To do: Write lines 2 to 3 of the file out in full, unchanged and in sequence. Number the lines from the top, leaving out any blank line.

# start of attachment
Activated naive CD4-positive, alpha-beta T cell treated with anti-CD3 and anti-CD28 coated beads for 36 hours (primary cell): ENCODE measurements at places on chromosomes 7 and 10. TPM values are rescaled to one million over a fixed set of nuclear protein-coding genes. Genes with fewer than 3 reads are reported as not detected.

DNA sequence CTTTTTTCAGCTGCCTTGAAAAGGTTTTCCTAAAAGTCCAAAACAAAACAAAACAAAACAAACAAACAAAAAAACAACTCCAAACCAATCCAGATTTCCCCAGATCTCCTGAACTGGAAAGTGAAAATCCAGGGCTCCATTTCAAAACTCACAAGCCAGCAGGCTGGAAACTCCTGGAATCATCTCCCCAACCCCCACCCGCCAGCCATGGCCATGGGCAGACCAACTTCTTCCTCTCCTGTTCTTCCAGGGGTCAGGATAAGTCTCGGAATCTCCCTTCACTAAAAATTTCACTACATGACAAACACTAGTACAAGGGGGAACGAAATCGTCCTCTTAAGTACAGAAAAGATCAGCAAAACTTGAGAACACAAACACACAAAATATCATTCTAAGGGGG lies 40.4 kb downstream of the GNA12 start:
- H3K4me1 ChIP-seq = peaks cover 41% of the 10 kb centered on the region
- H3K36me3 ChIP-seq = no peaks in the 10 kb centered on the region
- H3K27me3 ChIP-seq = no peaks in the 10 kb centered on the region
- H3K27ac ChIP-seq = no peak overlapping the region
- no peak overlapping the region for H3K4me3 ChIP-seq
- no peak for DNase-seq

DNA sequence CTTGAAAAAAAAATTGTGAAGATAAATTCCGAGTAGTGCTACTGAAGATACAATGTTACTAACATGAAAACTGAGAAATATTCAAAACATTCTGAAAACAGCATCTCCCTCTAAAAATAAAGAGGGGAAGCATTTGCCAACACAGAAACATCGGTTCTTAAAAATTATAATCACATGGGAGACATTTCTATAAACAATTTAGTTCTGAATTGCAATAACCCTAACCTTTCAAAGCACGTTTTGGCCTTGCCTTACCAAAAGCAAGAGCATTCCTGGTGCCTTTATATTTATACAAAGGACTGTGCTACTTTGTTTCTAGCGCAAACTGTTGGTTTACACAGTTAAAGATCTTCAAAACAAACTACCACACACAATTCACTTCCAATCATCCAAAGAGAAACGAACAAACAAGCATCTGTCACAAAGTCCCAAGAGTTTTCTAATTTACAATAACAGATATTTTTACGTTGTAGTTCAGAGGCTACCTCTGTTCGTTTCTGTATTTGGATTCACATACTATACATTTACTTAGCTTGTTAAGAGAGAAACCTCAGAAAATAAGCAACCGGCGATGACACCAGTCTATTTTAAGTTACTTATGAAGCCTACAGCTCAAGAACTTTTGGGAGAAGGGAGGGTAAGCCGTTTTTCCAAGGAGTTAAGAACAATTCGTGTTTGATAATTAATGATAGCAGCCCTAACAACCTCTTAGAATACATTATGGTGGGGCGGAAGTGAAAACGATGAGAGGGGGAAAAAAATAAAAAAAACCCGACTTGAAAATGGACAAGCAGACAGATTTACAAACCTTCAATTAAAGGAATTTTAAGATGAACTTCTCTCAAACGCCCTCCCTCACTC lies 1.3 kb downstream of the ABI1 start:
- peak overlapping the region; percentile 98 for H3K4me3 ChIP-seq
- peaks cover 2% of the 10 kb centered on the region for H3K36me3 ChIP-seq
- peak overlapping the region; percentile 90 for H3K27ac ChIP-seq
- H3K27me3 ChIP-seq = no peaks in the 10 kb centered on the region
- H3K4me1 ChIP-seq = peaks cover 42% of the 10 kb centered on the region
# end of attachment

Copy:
DNA sequence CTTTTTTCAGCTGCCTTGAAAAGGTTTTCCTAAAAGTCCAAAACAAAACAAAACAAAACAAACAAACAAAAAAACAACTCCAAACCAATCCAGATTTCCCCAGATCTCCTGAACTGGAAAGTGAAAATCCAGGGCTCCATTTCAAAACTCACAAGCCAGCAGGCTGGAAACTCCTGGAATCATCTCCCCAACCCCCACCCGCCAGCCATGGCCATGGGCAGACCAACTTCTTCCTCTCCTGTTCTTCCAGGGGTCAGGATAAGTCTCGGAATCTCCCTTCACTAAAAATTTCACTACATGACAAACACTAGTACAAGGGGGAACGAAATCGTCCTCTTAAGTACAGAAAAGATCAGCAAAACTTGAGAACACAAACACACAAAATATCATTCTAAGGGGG lies 40.4 kb downstream of the GNA12 start:
- H3K4me1 ChIP-seq = peaks cover 41% of the 10 kb centered on the region